Act two was structurally the strongest of the remaining acts, so that each dramatic section was clearly developed and played out, although without ever attaining the structural sharpness, sureness, and drive of the first act. It has plenty to offer; there are energetic choruses, dramatic incidents, and a fiery conclusion.
However, in Act three, the sense of imbalance asserted itself more forcefully, and the drama became increasingly unconvincing. Following a lengthy period of insipid love-making, replete with nymphs and sirens, there was a dramatically strong confrontation between Armida, Rinald, and Ismen, only for the act to take another turn and disconcertingly hurtle at break-neck speed towards its unsatisfactory conclusion, which was not allowed to fully expand or flourish.
The same process is repeated in Act four. In a dramatically and musically captivating extended monologue that dominates the act, Riauld reflects on the events that have just taken place and on his dreams for the future. The mood that has been expertly crafted is then shattered by Ismen’s arrival. Within a matter of minutes, Rinauld has not only killed him but also mortally wounded a mysterious knight, only to discover that it is Armida. Fortunately, Dvorak partially rescues the perfunctory finale with a pleasing duet for the lovers before she dies.
Simply put, “Armida” is an unbalanced work. There exists a disconnect between Dvorak’s superbly constructed score and Vrchlicky‘s second-rate, structurally flawed libretto. Dvorak’s music is a rich, symphonic tapestry, brilliantly orchestrated with engaging melodies dedicated to developing the passions and emotions of the characters, and forwarding the narrative, while the libretto is left in its wake. Dvorak is often left alone to manage the dramatic intensity, which Vrchlicky was not always able to furnish.
The extent to which Schörghofer is partly responsible for the staging’s dramatic shortcomings is, however, difficult to assess. His traditional reading was well-staged, and even the magic elements, which were included through the use of videos, were impressive; Act two ends with a dragon descending. Visually, there were certainly no problems.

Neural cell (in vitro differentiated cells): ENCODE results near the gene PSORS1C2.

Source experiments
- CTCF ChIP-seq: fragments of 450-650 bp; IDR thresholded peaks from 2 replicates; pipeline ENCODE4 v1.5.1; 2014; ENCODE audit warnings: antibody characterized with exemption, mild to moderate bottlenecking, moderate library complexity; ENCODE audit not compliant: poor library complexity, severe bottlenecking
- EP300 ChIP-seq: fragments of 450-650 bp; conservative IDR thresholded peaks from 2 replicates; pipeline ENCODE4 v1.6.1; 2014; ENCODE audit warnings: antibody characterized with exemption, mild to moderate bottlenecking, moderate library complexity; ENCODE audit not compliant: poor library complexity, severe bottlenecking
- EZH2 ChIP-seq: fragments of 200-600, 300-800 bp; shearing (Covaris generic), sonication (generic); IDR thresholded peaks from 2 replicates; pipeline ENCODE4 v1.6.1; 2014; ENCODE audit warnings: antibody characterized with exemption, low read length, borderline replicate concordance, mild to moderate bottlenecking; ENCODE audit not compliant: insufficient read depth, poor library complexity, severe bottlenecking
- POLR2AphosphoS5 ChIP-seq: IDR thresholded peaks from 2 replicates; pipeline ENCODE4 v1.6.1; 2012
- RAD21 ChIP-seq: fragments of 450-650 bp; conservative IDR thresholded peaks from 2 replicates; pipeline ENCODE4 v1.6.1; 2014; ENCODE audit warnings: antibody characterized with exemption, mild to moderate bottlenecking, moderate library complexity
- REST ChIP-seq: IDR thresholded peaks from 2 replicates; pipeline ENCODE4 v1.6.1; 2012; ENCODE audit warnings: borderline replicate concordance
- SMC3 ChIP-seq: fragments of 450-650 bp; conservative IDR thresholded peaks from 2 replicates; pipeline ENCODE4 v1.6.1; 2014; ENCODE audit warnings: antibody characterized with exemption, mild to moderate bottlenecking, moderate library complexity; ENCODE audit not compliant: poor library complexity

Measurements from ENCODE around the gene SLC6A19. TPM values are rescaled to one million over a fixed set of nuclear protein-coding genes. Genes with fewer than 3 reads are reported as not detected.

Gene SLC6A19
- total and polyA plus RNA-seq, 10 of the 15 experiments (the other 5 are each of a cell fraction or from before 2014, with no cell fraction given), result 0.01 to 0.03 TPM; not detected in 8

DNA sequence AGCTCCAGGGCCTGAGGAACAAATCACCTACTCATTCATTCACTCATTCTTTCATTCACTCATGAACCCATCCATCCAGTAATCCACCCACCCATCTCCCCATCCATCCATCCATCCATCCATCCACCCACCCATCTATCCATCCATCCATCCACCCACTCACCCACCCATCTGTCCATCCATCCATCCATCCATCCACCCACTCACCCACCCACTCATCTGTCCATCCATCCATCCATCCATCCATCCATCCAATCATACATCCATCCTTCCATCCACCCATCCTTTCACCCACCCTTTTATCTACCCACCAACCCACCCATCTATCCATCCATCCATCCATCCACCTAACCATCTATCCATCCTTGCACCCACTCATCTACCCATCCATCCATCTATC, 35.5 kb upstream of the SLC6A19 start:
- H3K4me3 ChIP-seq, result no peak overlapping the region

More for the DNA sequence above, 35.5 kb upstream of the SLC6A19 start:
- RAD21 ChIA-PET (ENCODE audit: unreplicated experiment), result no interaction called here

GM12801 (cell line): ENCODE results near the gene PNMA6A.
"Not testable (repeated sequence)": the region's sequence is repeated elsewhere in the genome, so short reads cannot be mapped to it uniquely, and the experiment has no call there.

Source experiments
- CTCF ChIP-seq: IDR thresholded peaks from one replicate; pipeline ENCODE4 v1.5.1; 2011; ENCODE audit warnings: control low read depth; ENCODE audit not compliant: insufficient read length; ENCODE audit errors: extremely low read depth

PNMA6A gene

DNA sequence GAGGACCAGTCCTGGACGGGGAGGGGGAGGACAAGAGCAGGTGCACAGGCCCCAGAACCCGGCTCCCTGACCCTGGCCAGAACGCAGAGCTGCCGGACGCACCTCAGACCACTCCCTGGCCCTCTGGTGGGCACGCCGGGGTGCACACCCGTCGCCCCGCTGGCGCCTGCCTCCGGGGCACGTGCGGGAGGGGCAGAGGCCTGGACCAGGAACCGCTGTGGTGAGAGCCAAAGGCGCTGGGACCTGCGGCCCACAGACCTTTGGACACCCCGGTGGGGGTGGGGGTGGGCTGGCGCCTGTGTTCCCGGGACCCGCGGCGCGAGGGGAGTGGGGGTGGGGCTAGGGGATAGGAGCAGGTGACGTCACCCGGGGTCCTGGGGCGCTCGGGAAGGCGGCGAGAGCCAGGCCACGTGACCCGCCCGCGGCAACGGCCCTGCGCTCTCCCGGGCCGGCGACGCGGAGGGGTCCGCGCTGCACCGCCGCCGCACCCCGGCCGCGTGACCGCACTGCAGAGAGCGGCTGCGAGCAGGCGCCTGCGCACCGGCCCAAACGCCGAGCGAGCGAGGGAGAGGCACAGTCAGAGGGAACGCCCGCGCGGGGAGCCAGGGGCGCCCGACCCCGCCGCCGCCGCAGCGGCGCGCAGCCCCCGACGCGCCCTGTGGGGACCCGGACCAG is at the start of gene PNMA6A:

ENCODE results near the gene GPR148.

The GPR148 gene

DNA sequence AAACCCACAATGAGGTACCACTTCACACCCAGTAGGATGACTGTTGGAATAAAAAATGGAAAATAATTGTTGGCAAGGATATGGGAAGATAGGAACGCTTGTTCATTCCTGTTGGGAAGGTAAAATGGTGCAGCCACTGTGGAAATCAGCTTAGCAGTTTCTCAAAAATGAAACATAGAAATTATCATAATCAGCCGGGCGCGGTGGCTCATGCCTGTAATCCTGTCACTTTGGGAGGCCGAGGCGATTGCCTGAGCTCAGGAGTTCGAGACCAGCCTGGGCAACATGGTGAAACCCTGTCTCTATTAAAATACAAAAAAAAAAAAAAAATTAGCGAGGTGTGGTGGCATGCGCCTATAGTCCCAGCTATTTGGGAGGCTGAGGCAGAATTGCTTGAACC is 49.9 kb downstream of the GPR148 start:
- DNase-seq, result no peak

Nor is it possible to blame Schörghofer for imposing a false reading onto the narrative; his only deviation was to present a background video of tanks careering across the desert, and even that fits with the magic of prophecy. Maybe it required a director who could address the libretto’s structural defects, if that is, indeed, even possible.
Baxa’s Excellent Reading
The musical side of the production was under the direction of Norbert Baxa, who elicited an energetic presentation from the Orchestra of Wexford Festival Opera. He successfully drew out the beauty of Dvorak’s score, revealing its pleasing textures and wonderful melodies, whilst keeping a firm hold on the dramatic and emotional currents that sweep through the work. He also gave sufficient attention to the singers so that there was always a pleasing balance between the pit and the stage, which, given the differences in the power of the singers’ voices and the dynamic shifts in the orchestra, was no easy task.
Davis’ Standout Performance